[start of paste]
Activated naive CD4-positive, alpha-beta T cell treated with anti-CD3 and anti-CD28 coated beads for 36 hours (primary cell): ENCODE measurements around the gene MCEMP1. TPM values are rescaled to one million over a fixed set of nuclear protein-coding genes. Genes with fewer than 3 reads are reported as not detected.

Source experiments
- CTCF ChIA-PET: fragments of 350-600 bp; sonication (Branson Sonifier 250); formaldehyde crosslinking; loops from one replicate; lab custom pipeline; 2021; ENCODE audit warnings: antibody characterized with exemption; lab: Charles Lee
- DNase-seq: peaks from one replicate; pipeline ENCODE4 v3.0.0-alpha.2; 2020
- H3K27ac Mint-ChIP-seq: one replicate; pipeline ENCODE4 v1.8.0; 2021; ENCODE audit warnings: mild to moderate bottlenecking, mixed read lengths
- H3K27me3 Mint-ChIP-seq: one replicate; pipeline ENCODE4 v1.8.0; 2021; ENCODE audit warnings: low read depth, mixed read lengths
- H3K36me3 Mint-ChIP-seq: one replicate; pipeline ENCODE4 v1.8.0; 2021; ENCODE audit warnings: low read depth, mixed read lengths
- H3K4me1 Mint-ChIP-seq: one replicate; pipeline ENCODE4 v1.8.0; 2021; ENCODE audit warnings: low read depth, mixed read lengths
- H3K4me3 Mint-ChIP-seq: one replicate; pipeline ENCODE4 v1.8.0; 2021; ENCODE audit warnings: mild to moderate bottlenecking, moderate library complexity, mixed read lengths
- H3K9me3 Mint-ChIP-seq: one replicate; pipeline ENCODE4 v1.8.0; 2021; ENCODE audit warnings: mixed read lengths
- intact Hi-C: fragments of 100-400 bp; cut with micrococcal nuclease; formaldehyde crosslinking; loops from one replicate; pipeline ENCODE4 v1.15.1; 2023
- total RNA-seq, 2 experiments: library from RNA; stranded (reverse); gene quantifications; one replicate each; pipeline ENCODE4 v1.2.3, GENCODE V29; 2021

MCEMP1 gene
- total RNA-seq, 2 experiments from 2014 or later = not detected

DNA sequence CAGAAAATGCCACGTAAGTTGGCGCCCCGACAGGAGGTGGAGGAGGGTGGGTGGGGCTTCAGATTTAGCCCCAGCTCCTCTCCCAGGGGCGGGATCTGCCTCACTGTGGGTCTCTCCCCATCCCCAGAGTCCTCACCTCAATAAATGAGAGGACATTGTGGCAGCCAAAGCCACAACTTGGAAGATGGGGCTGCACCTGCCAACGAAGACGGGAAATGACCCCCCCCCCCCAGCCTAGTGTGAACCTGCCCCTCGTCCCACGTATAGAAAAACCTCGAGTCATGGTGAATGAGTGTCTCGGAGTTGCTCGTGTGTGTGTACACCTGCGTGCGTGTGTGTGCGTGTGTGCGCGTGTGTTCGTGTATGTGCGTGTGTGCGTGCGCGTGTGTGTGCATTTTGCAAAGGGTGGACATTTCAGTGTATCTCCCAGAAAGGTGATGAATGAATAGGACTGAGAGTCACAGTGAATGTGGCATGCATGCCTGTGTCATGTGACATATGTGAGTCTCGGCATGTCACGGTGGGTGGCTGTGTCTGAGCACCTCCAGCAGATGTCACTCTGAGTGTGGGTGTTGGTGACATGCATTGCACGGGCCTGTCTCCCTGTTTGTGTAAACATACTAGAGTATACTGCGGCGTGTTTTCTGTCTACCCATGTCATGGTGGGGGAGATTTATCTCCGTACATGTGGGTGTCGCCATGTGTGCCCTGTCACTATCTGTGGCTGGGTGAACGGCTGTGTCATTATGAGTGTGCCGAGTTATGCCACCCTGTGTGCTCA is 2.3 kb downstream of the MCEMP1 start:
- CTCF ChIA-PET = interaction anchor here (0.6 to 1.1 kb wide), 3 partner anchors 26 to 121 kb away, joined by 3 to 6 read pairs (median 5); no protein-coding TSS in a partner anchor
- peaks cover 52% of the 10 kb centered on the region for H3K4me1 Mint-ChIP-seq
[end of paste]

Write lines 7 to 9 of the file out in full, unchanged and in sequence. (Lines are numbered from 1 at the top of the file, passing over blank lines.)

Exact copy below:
- H3K36me3 Mint-ChIP-seq: one replicate; pipeline ENCODE4 v1.8.0; 2021; ENCODE audit warnings: low read depth, mixed read lengths
- H3K4me1 Mint-ChIP-seq: one replicate; pipeline ENCODE4 v1.8.0; 2021; ENCODE audit warnings: low read depth, mixed read lengths
- H3K4me3 Mint-ChIP-seq: one replicate; pipeline ENCODE4 v1.8.0; 2021; ENCODE audit warnings: mild to moderate bottlenecking, moderate library complexity, mixed read lengths